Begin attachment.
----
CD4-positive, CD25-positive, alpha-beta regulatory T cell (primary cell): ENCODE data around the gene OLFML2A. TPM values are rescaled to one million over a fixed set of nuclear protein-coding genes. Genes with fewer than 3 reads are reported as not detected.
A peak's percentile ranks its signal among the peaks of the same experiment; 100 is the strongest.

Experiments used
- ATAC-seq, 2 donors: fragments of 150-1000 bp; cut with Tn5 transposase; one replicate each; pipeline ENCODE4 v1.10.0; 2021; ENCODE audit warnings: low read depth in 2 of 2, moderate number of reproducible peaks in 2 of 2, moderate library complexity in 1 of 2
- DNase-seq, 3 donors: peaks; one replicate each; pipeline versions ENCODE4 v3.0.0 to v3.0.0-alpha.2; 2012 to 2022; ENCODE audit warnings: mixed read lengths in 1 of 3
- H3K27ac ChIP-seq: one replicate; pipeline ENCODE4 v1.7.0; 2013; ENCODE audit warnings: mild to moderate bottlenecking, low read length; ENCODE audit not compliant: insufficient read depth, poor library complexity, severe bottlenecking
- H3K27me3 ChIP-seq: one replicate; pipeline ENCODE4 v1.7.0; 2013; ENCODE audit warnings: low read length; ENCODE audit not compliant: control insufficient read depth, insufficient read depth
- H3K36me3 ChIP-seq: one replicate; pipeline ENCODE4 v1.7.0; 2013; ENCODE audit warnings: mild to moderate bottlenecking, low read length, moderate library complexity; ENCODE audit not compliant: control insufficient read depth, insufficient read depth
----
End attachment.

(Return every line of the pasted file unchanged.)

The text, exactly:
CD4-positive, CD25-positive, alpha-beta regulatory T cell (primary cell): ENCODE data around the gene OLFML2A. TPM values are rescaled to one million over a fixed set of nuclear protein-coding genes. Genes with fewer than 3 reads are reported as not detected.
A peak's percentile ranks its signal among the peaks of the same experiment; 100 is the strongest.

Experiments used
- ATAC-seq, 2 donors: fragments of 150-1000 bp; cut with Tn5 transposase; one replicate each; pipeline ENCODE4 v1.10.0; 2021; ENCODE audit warnings: low read depth in 2 of 2, moderate number of reproducible peaks in 2 of 2, moderate library complexity in 1 of 2
- DNase-seq, 3 donors: peaks; one replicate each; pipeline versions ENCODE4 v3.0.0 to v3.0.0-alpha.2; 2012 to 2022; ENCODE audit warnings: mixed read lengths in 1 of 3
- H3K27ac ChIP-seq: one replicate; pipeline ENCODE4 v1.7.0; 2013; ENCODE audit warnings: mild to moderate bottlenecking, low read length; ENCODE audit not compliant: insufficient read depth, poor library complexity, severe bottlenecking
- H3K27me3 ChIP-seq: one replicate; pipeline ENCODE4 v1.7.0; 2013; ENCODE audit warnings: low read length; ENCODE audit not compliant: control insufficient read depth, insufficient read depth
- H3K36me3 ChIP-seq: one replicate; pipeline ENCODE4 v1.7.0; 2013; ENCODE audit warnings: mild to moderate bottlenecking, low read length, moderate library complexity; ENCODE audit not compliant: control insufficient read depth, insufficient read depth